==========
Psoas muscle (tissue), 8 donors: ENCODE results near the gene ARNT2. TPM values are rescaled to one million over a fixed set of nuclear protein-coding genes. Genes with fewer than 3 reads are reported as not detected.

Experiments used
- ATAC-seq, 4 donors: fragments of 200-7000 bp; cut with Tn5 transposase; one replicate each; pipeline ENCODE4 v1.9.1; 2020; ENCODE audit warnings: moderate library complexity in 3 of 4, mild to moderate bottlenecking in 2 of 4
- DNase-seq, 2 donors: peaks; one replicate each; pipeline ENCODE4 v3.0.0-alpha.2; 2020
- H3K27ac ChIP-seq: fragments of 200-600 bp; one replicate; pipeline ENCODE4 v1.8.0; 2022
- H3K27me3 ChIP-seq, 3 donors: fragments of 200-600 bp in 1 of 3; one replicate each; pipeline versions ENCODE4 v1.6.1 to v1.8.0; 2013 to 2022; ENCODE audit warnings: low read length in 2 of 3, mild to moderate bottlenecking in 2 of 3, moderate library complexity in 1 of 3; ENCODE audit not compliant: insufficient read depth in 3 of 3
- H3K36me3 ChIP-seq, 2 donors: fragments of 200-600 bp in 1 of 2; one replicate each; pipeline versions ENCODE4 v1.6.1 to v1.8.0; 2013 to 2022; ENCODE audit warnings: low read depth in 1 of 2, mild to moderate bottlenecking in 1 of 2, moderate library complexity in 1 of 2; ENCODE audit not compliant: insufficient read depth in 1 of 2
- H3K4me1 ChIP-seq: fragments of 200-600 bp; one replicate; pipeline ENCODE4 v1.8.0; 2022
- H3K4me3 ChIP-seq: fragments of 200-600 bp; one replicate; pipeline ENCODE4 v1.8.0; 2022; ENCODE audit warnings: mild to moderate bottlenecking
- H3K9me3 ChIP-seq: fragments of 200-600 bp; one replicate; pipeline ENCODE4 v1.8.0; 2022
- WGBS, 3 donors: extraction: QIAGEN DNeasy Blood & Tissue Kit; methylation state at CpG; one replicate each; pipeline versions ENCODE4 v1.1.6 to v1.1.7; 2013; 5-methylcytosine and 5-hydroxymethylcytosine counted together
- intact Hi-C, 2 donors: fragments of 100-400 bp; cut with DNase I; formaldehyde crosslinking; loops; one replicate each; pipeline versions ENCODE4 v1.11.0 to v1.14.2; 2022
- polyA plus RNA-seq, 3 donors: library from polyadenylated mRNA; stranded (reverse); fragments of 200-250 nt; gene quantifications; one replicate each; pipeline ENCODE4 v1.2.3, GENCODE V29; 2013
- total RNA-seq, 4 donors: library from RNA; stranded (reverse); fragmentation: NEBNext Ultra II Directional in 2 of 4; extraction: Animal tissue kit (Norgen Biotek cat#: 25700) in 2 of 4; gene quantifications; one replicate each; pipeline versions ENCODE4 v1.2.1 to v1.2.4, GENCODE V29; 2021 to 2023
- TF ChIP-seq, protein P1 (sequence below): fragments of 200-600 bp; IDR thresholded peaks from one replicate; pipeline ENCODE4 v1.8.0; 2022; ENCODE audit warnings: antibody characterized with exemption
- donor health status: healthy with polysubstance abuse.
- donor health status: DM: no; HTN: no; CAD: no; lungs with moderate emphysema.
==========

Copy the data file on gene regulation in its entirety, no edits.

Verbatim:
Psoas muscle (tissue), 8 donors: ENCODE results near the gene ARNT2. TPM values are rescaled to one million over a fixed set of nuclear protein-coding genes. Genes with fewer than 3 reads are reported as not detected.

Experiments used
- ATAC-seq, 4 donors: fragments of 200-7000 bp; cut with Tn5 transposase; one replicate each; pipeline ENCODE4 v1.9.1; 2020; ENCODE audit warnings: moderate library complexity in 3 of 4, mild to moderate bottlenecking in 2 of 4
- DNase-seq, 2 donors: peaks; one replicate each; pipeline ENCODE4 v3.0.0-alpha.2; 2020
- H3K27ac ChIP-seq: fragments of 200-600 bp; one replicate; pipeline ENCODE4 v1.8.0; 2022
- H3K27me3 ChIP-seq, 3 donors: fragments of 200-600 bp in 1 of 3; one replicate each; pipeline versions ENCODE4 v1.6.1 to v1.8.0; 2013 to 2022; ENCODE audit warnings: low read length in 2 of 3, mild to moderate bottlenecking in 2 of 3, moderate library complexity in 1 of 3; ENCODE audit not compliant: insufficient read depth in 3 of 3
- H3K36me3 ChIP-seq, 2 donors: fragments of 200-600 bp in 1 of 2; one replicate each; pipeline versions ENCODE4 v1.6.1 to v1.8.0; 2013 to 2022; ENCODE audit warnings: low read depth in 1 of 2, mild to moderate bottlenecking in 1 of 2, moderate library complexity in 1 of 2; ENCODE audit not compliant: insufficient read depth in 1 of 2
- H3K4me1 ChIP-seq: fragments of 200-600 bp; one replicate; pipeline ENCODE4 v1.8.0; 2022
- H3K4me3 ChIP-seq: fragments of 200-600 bp; one replicate; pipeline ENCODE4 v1.8.0; 2022; ENCODE audit warnings: mild to moderate bottlenecking
- H3K9me3 ChIP-seq: fragments of 200-600 bp; one replicate; pipeline ENCODE4 v1.8.0; 2022
- WGBS, 3 donors: extraction: QIAGEN DNeasy Blood & Tissue Kit; methylation state at CpG; one replicate each; pipeline versions ENCODE4 v1.1.6 to v1.1.7; 2013; 5-methylcytosine and 5-hydroxymethylcytosine counted together
- intact Hi-C, 2 donors: fragments of 100-400 bp; cut with DNase I; formaldehyde crosslinking; loops; one replicate each; pipeline versions ENCODE4 v1.11.0 to v1.14.2; 2022
- polyA plus RNA-seq, 3 donors: library from polyadenylated mRNA; stranded (reverse); fragments of 200-250 nt; gene quantifications; one replicate each; pipeline ENCODE4 v1.2.3, GENCODE V29; 2013
- total RNA-seq, 4 donors: library from RNA; stranded (reverse); fragmentation: NEBNext Ultra II Directional in 2 of 4; extraction: Animal tissue kit (Norgen Biotek cat#: 25700) in 2 of 4; gene quantifications; one replicate each; pipeline versions ENCODE4 v1.2.1 to v1.2.4, GENCODE V29; 2021 to 2023
- TF ChIP-seq, protein P1 (sequence below): fragments of 200-600 bp; IDR thresholded peaks from one replicate; pipeline ENCODE4 v1.8.0; 2022; ENCODE audit warnings: antibody characterized with exemption
- donor health status: healthy with polysubstance abuse.
- donor health status: DM: no; HTN: no; CAD: no; lungs with moderate emphysema.